Early American Architectural Styles

In honor of Thanksgiving, we  complied a list of Early American Colonial House Styles. Pilgrims did not come from one place but rather multiple backgrounds settled in North America between 1600 and 1800. Men, women and children traveled from various parts of the world, including France, Spain, Latin American and Germany. This mesh of different backgrounds created various cultures  and architectural styles throughout North America. 
We are focusing on the earlier part of  the 1600-1700, as the mid 1700’s rolled in, many additional architectural styles were created. This was due in large part from the blending of different styles, progression in construction methods and new building materials. 
New England Colonial
  • Chimney placed at the center
  • Second story protrudes over first story
  • Saltbox roof shape that slopes down in the rear
  • Diamond-paned windows
Georgian Colonial
  • Symmetrical shape
  • Paneled front door at center
  • Decorative crown over front door
  • Flattened columns on each side of door
  • Five windows across front
  • Medium pitched roof
Spanish Colonial
  • Located in the American South, Southwest, and California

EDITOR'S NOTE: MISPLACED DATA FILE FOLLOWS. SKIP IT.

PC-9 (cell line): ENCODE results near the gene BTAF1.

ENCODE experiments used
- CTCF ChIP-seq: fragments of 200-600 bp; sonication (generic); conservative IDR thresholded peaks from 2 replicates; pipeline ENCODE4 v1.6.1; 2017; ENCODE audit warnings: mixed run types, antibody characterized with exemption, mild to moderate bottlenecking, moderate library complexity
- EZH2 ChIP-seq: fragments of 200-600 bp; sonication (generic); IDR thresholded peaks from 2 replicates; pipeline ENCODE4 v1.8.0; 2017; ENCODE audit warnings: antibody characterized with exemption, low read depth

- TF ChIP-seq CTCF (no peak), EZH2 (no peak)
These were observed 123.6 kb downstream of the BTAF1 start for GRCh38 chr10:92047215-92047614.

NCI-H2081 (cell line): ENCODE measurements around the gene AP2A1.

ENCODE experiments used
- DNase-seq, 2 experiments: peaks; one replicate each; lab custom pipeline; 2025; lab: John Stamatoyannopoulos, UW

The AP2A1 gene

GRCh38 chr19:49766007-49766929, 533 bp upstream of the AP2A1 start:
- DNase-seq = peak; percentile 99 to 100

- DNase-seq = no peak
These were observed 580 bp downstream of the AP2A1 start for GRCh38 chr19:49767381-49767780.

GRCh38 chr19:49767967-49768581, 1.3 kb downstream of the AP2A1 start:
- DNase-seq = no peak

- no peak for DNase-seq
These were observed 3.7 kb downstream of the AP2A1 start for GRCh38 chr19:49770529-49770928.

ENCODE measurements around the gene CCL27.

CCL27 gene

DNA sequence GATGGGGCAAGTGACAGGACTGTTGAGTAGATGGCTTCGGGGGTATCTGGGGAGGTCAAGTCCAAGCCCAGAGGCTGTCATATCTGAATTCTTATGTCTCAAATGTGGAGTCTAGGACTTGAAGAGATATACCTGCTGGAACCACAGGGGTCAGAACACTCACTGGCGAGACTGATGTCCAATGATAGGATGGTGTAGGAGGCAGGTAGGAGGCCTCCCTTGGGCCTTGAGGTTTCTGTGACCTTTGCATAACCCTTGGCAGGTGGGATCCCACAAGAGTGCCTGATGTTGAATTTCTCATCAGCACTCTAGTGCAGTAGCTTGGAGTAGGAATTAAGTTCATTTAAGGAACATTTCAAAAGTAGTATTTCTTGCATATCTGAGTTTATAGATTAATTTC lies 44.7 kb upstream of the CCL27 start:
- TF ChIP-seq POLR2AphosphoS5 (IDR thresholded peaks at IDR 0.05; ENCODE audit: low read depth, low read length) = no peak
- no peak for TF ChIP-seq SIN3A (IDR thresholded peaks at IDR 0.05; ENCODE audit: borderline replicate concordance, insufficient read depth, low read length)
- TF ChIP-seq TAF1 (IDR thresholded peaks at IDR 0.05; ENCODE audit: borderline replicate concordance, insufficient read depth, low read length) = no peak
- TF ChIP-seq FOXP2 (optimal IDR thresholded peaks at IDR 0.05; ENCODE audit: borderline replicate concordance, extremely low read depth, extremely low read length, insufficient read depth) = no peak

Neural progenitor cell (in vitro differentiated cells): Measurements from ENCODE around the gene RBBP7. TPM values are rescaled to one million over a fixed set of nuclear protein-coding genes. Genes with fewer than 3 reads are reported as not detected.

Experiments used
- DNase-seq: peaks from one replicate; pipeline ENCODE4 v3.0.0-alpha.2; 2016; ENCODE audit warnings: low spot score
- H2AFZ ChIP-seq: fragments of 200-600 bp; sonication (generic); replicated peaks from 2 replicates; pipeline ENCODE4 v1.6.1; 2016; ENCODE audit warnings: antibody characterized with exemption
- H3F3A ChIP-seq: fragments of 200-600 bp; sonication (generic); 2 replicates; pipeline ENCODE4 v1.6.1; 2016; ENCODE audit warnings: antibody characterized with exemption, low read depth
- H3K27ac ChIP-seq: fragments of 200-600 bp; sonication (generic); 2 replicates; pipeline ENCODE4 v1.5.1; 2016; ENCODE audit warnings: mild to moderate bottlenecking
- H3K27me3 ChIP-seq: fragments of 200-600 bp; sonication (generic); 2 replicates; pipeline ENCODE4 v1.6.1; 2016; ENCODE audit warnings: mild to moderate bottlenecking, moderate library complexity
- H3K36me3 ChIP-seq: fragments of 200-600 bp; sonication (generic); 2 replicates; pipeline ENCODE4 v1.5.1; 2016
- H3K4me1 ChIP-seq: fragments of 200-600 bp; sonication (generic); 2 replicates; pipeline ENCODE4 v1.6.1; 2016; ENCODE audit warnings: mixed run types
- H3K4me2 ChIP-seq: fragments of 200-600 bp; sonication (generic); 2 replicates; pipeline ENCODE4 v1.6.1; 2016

• Flat roof, or roof with a low pitch
  • Earth, thatch, or clay tile roof covering
  • Thick walls made with rocks, coquina, or adobe brick coated with stucco
  • Small windows
  • Wooden or wrought iron bars across the windows
  • Interior shutters
German Colonial
  • Most often found in New York, Pennsylvania, Ohio, and Maryland
  • Two-feet thick walls made with sandstone
  • Reinforced stone arches above the first floor windows and doors
  • Exposed half-timbering
  • Flared eaves
Cape Cod 
  • Steep pitched roof 
  • 1 or 1½ stories
  • Constructed of wood and sided in wide clapboard or shingles
  • Exterior siding originally left unpainted
  • Large central chimney linked to a fireplace in each room
  • Rectangular shape
  • Center-hall floor plan
French Colonial 
  • Found along Mississippi river valley, mainly in the south
  • wide hipped roof extends over porches
  • living quarters raised above ground level
  • wide porches, called “galleries”
  • no interior hallways
  • french doors 
Dutch Colonial
  • Located in New York State and nearby areas in Delaware, New Jersey, and western Connecticut
  • Stone or brick construction
  • Dutch doors 
  • Matching chimneys on each side, or a massive wishbone-shaped chimney at the front
  • Gambrel roof with flared eaves

We wish you and your family a happy, safe Thanksgiving from all of us at Purcell!

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